When progress stalls….

My phone buzzed today and it was from an unnamed source we shall call The Carpenter. The Carpenter asked me:

For intermediate to advanced lifters, how do you keep expectations realistic? A year ago I was putting 10# on my squat
every month. That level of gain has slowed, which is normal. But, how do you determine whether your slower gains are normal vs you need to make a change?

Well, Carpenter, this can be answered rather simply, or complex, depending on how annoying I want to make this.

Simple is this:

Beginners/novices progress faster based on the fact that they have the “novice effect”, plus the fact that your body isn’t nowhere near its strength potential. You can see this rather easily on the GOMAD heavy 5×5/3×5 lifting plans, where lifters are often slapping 5 pounds per week on their working weights for months at a time. Chugging milk, lifting heavy… blocky with bad gas… no bueno.

Anyway, on those beginner programs you have linear progression, still the best way for a beginner to get gains. Once you hit a weight for 5 across all sets, add 5 and do it again… over time your gains stall. Then what? The body cannot do the same thing over and over again indefinitely and expect the same results forever. If that was so, you’d be starting at 225 and deep squatting 800 after 2 1/2 years… shit isn’t happening.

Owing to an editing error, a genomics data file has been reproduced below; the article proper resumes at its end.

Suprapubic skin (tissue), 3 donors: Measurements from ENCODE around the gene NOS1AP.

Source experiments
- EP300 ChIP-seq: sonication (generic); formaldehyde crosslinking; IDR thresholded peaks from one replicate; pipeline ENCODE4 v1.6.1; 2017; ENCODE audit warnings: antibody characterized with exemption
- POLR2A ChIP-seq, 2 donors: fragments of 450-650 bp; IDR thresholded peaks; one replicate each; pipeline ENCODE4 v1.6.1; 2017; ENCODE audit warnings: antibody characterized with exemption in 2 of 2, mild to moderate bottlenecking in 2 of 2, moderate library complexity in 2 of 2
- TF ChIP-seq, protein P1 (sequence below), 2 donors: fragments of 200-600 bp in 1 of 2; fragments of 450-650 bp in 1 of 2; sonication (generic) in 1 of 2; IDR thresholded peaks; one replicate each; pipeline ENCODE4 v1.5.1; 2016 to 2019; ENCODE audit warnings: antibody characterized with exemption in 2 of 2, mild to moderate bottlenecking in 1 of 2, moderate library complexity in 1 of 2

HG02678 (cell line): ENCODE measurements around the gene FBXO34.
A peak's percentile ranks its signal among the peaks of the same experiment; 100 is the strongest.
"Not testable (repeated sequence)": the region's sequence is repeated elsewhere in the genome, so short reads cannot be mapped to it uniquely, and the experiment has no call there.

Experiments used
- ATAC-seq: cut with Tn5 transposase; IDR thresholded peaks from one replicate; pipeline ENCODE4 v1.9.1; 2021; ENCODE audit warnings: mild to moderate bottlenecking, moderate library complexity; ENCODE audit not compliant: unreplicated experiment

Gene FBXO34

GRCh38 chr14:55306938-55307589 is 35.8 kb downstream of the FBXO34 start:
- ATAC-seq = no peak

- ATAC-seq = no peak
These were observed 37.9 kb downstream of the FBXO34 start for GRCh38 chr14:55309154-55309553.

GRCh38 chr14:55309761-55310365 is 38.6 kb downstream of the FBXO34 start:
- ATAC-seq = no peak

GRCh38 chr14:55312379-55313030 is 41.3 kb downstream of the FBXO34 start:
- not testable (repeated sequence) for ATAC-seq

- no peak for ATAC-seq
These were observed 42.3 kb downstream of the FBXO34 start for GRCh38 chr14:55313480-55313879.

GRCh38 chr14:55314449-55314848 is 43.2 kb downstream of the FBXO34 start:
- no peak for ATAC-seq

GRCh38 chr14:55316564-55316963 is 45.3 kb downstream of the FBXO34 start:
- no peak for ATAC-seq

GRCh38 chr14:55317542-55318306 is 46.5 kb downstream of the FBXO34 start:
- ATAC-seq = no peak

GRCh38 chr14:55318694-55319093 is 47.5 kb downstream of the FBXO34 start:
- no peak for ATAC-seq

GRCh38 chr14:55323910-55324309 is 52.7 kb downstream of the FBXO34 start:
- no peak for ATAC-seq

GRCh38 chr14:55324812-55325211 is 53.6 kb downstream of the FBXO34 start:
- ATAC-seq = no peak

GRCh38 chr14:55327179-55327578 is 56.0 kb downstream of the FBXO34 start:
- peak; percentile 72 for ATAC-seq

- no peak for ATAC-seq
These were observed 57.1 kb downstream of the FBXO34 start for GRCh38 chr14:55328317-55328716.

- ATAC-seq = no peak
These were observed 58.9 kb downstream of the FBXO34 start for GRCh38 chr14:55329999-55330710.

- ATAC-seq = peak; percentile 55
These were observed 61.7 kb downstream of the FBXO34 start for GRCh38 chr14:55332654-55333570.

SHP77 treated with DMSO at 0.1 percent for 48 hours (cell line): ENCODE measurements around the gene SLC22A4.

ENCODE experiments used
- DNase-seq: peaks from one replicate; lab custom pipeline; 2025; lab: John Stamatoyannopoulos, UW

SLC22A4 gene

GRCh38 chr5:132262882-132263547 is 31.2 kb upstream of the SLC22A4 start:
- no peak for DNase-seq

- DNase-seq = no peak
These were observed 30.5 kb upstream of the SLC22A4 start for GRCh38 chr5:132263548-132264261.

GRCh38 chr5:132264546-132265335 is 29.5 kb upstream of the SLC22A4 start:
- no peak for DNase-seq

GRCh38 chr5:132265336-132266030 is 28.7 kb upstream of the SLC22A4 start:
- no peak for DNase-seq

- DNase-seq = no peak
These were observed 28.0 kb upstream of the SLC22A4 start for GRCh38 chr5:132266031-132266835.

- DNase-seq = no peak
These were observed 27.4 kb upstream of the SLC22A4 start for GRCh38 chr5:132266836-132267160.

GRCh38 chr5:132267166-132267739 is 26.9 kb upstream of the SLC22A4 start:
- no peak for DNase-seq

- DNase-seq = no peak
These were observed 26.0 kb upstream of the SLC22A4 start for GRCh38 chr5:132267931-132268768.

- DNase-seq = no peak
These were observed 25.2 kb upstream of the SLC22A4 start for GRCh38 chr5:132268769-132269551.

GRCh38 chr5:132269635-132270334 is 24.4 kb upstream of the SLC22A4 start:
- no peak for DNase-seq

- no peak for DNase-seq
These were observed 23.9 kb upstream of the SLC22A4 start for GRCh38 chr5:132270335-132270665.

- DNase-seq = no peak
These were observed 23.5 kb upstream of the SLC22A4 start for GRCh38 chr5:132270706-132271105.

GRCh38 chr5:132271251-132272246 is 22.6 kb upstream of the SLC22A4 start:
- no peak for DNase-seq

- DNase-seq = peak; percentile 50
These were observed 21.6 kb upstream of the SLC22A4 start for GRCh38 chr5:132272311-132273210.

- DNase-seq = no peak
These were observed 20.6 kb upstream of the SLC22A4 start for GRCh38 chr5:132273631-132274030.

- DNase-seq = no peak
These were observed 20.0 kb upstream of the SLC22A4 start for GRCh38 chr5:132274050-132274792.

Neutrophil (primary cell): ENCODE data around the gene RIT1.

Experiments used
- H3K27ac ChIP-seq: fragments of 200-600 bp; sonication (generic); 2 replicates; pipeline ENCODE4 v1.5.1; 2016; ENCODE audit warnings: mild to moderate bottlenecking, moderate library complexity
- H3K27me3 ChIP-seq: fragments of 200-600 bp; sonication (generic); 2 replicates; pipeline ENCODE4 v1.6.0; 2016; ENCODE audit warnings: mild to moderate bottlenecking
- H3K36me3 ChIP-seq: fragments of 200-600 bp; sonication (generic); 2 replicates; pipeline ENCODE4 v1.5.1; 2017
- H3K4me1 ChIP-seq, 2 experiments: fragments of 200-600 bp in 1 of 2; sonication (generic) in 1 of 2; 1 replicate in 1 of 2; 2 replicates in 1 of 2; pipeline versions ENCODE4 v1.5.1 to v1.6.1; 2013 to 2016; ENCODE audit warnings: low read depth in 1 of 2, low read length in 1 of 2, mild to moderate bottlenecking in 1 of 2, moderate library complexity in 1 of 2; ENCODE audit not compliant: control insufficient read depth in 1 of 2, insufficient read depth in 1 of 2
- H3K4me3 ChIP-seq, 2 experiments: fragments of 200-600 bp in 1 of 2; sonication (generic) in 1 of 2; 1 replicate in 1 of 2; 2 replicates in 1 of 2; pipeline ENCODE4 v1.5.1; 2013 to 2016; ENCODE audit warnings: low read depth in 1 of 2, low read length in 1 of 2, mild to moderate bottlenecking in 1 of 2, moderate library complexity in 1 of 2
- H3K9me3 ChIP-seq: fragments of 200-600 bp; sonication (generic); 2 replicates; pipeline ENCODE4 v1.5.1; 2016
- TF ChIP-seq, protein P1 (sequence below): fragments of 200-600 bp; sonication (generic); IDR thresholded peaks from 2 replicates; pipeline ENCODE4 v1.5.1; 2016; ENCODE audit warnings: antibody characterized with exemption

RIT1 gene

So then what?

You have to adjust.

As you get stronger, the need for recovery is intensified, this is common training sense. Instead of me citing sources and getting all science-y on your asses (which you know isn’t my style), you can see this for yourself in every single gym you ever go to, and maybe with your training.

As you plateau from a beginner program, you enter the intermediate zone. No longer will linear work, that will now be your worst enemy.

You gotta adjust.

There are a few ways to do this and I will explain this as short-winded as I can.

Wave Periodization

Simple… go up 3 steps, come back one or two.

How?

Week One: 2×8 @ 75%

Week Two: 2×6 @ 80%

Week Three: 2×4 @ 85%

Week Four: 2×6 @ 82.5%

Week Five: 2×3 @ 90%

Week Six: 2×2 @ 95%